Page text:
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City wins $1.2 million grant to restore Santa Fe depot
Forget about the city waiting for its ship to come in. Its train finally has arrived.
Lawrence officials have been awarded a federal transportation grant that will pay for 80 percent of the approximate $1.5 million cost to renovate the Santa Fe depot in East Lawrence.
The 1950s-era depot at Seventh and New Jersey streets would receive a major makeover with that level of funding. The building, currently owned by the Burlington Northern Santa Fe railroad, long has needed a new roof, new heating and cooling systems and other mechanical repairs. But with the grant money, improvements to parking and other improvements also are likely. The station already has received $1.5 million in upgrades to its boarding platform from Amtrak to help make the station ADA compliant.
Now city officials will need to restart discussions with the Burlington Northern Santa Fe Railway about purchasing the depot. The railroad previously has expressed interest in selling the station to the city for a nominal amount. There have been conditions — such as the railway not wanting to sell the ground the station is on, and the need for the city to accept any environmental liability that exists on the property — that are likely to require more discussion. But city staff members have said indicated railway officials are still open to negotiation on the purchase terms.
The city also will have to come up with a little more than $300,000 in local money to meet the 20 percent matching requirement of the grant. That probably will be an unexpected expense in the 2014 budget, but it is a one-time expense, and the city previously has made it a priority to find money to take advantage of federal grants. What won’t be a one-time expense will be the city’s costs to maintain, heat and cool the building. Those expenses will have to be built into future budgets.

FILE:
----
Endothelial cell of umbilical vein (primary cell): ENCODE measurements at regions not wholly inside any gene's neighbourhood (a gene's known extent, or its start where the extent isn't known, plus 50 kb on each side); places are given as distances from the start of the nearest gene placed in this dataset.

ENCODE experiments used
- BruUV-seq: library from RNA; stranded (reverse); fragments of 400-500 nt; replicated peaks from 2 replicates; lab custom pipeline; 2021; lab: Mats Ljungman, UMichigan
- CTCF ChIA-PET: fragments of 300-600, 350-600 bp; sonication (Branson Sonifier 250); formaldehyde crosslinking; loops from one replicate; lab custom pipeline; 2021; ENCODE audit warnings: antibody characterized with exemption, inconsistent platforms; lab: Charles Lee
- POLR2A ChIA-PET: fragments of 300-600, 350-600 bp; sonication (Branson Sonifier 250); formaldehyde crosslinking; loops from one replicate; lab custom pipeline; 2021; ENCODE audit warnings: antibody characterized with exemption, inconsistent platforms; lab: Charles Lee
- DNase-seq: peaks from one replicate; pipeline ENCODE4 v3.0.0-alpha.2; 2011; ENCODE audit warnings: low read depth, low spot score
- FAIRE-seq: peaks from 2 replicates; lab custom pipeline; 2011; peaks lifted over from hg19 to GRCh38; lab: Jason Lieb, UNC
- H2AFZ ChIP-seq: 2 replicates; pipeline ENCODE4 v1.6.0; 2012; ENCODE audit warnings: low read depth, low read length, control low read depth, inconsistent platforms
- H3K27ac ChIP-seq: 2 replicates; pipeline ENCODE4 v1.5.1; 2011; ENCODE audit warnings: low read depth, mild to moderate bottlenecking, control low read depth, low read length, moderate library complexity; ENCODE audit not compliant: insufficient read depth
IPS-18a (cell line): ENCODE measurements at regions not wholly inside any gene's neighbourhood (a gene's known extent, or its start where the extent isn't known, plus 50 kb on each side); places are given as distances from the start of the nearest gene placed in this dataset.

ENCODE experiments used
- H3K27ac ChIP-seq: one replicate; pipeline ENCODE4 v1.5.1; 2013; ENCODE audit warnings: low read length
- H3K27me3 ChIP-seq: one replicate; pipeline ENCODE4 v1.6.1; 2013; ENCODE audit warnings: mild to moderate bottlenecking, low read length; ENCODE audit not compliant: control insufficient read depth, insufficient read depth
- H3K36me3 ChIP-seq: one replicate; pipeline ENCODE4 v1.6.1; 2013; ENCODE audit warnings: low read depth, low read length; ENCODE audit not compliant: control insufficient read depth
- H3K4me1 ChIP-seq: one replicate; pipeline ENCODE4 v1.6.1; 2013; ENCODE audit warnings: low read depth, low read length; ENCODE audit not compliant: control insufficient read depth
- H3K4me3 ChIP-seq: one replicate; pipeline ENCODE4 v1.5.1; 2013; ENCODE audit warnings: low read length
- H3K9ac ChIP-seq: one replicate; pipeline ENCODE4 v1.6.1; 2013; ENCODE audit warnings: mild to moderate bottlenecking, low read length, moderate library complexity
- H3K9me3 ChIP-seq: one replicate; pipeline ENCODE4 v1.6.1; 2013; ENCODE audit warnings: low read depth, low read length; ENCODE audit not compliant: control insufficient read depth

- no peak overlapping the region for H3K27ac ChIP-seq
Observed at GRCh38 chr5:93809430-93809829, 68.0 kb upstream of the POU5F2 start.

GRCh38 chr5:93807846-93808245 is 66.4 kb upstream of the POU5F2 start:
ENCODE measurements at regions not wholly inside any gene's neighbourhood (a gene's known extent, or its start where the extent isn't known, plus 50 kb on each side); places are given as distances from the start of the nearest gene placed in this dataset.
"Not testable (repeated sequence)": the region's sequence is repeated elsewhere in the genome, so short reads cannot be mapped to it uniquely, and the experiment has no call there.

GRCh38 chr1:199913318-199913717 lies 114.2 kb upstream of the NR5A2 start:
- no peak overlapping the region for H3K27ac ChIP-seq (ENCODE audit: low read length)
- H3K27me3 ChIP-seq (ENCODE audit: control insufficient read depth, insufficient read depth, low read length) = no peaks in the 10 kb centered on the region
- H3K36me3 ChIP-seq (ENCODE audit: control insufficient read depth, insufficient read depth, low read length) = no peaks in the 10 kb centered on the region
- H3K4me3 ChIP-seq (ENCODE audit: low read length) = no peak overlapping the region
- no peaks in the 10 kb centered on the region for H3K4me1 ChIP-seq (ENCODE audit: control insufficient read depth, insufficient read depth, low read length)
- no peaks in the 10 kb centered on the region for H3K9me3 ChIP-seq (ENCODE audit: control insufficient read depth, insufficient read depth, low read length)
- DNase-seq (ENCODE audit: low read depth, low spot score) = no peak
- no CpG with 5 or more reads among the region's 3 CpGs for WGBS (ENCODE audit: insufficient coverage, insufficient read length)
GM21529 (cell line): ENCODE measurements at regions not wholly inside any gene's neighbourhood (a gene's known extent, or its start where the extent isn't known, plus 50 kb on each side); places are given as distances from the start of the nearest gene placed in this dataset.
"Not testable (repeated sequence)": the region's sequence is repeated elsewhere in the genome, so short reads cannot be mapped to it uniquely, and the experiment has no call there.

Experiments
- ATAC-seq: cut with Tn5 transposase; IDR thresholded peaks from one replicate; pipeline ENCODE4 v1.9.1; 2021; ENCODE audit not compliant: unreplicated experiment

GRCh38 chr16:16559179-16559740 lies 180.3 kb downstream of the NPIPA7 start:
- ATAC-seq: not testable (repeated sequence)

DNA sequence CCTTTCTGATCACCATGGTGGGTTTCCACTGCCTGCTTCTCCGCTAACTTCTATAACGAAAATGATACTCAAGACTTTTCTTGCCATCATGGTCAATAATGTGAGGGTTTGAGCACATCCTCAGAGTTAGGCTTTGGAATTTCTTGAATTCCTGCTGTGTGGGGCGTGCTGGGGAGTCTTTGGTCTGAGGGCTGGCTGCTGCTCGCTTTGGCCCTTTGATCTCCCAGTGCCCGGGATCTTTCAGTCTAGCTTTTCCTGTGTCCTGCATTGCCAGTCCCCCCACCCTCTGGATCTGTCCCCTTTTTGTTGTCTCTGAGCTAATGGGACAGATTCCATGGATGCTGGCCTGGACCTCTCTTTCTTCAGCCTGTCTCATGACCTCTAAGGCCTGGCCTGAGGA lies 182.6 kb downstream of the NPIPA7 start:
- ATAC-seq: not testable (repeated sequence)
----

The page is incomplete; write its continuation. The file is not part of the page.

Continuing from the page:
It also will be interesting to see if the city starts looking for additional uses for the building. Its main use will continue to be as a train depot, particularly for the Southwest Chief Amtrak train that comes through the city twice daily. The city, however, had been seeking other uses for the building, in part to improve the building’s chances of receiving grants. A plan to make the depot the central station for the city’s bus system was considered but ultimately rejected because of space concerns and objections from several neighbors.
Now that the building seems to have a much brighter future, I wouldn't be surprised if other groups start getting more serious about ways that they can use the building during the day. The Amtrak stops are late at night and early in the morning, leaving the station largely unused during normal business hours.
Based on the terms of the grant, the city needs to have a renovation project underway by September 2014. The grant the city received was a Transportation Enhancement grant, which is funded with federal dollars but is awarded by the Kansas Department of Transportation. I’m a bit surprised the TE grant program didn’t become wrapped up in the federal sequestration, but it appears it hasn’t.
The depot project was the largest TE grant project the city applied for in this funding cycle. But there were others, and there is good news on those fronts, as well. City officials have received word they’ve received Transportation Enhancement funding for two other projects:
• A grant of $218,838 to extend the paved Burroughs Creek Rail Trail from 23rd Street to 29th Street. The trail — which runs along the eastern edge of Haskell Indian Nations University — currently exists as a paved gravel path. The funding will allow the route to be paved, similar to the Burroughs Creek Rail Trail that is just north of 23rd Street. In case you are having a hard time picturing the area, it is just below the recently-replaced 23rd Street bridge. That project included a new parking area for people to access the trails. Like the depot grant, the city will need to come up with a 20 percent match in local funds — about $43,000 for this project.
• A grant of $55,000 to restore some old stone monuments at the entrance of the historic Breezedale neighborhood just south of 23rd and Massachusetts streets. The city will need to provide a 20 percent match, or about $11,000.
City commissioners will be asked to formally accept the grants at a future City Commission meeting.